Eventually data speeds became high enough that more control over network segments was required, and a switch was substituted for the hub. this passively separated the data so that only data aimed at a particular network card passed through the switch into that network segment. However for larger networks, something similar was needed to link the larger segments together, and Internetworking Routers were designed. Essentially a Router is an active device that routes data to the network segment that connects it to the particular network card. Gradually more and more advanced routers became possible and now some routers routinely switch data between different network segments so as to balance loads across the network. One of the interesting aspects of the Iraqi war was that they had Internet routers for their command and control and as long as there was even partial connections between the soldiers and command, the commands could keep passing to the soldiers.
As routing became possible special programs were run, often on the router, to limit the access of unqualified users. These programs called firewalls, were supposed to limit security breaches. However as more and more became known about how firewalls worked, security became more and more difficult and new firewall designs needed to be created.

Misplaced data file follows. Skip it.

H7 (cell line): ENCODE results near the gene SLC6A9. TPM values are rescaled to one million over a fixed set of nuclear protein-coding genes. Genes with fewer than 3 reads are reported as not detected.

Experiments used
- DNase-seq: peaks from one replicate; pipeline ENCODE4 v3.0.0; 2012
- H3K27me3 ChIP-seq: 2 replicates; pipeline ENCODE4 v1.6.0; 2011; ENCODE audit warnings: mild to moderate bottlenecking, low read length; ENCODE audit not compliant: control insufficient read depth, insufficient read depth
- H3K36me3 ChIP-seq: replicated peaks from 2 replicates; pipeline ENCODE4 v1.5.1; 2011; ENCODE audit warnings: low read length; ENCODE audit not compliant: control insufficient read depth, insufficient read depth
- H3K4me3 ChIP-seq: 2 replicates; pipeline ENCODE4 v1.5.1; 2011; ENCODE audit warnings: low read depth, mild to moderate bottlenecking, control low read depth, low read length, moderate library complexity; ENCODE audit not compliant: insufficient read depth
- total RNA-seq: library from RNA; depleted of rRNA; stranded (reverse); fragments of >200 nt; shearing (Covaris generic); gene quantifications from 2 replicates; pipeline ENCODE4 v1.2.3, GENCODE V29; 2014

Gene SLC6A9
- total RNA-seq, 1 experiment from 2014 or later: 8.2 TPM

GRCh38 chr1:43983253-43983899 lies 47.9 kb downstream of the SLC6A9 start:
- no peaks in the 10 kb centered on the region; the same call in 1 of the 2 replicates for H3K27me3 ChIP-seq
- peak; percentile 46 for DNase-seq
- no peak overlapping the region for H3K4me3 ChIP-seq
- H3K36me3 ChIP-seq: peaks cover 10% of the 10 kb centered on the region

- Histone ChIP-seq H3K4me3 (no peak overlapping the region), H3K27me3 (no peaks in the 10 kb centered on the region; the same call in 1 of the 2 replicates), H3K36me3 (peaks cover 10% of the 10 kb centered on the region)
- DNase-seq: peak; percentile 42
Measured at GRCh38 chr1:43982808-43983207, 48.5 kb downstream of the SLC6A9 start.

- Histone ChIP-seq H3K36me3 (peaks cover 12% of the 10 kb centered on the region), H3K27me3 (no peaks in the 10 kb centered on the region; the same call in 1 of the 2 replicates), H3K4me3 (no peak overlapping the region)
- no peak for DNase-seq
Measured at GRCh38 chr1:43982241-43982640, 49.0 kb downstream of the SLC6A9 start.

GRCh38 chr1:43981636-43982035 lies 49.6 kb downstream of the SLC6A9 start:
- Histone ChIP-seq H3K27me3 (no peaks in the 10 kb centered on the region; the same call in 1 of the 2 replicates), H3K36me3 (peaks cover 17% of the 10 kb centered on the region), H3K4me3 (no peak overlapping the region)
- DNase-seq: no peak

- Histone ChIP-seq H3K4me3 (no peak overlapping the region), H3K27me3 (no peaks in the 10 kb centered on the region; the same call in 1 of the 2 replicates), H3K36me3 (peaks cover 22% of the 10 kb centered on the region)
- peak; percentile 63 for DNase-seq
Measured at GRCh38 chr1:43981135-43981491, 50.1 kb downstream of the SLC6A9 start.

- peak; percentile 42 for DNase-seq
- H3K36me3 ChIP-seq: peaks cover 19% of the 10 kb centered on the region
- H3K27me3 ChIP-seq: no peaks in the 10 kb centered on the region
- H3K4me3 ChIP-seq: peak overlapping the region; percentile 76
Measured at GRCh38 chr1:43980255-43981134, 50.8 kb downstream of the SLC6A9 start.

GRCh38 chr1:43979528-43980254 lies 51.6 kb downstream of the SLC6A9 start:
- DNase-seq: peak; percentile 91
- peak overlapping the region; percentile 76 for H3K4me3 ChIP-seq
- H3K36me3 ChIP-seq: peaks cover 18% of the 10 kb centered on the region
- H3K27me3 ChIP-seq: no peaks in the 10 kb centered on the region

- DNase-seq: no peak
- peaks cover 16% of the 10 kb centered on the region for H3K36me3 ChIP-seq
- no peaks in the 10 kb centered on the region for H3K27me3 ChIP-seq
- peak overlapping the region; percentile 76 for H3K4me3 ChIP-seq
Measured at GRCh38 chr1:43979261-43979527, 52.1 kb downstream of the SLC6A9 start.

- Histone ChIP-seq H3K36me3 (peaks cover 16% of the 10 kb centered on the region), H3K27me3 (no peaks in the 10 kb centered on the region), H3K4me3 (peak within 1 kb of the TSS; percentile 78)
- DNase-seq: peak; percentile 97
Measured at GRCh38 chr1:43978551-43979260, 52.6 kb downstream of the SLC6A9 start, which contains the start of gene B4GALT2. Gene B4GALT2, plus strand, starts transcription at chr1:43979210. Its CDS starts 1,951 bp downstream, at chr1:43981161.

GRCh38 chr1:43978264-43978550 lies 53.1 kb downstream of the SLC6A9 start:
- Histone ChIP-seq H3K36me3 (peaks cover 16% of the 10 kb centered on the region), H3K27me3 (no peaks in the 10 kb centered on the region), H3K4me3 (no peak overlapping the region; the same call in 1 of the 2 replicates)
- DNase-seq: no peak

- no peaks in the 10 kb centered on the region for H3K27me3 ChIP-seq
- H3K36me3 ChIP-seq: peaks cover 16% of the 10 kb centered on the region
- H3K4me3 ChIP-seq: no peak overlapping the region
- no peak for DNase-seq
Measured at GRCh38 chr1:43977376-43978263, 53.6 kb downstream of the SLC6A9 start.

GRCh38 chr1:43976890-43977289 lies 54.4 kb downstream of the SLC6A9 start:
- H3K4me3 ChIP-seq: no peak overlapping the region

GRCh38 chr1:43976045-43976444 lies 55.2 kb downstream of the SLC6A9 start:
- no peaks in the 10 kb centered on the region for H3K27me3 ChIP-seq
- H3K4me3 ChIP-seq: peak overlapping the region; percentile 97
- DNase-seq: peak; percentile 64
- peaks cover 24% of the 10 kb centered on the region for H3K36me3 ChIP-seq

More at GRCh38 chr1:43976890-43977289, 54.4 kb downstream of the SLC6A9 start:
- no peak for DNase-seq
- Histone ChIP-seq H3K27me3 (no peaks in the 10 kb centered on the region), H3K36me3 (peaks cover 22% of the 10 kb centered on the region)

One of the problems was that internet relied on programs called Daemons which offered services automatically without operator intervention. These Daemons listened to transport channels called Sockets in order to serve up their data. Vulnerabilities in the programming of the Daemons made it possible for crackers to break into a system without the owners awareness. A simple program could scan all the sockets, and report which versions of which Daemons answered the connection request, and from that it could be determined which socket was most vulnerable to cracking.
In order to counter this firewalls had to become more sophisticated and shut down any attempts to scan the sockets of a computer. As well scanners were made publically available so that people could evaluate their firewalls and determine if they shut down the more vulnerable sockets or not.
One way of limiting access was the idea of a packet filter, which could limit which types of packets were allowed to access the network segment. The problem with this type of firewall was that it was so secure that Users often complained that nothing was getting through.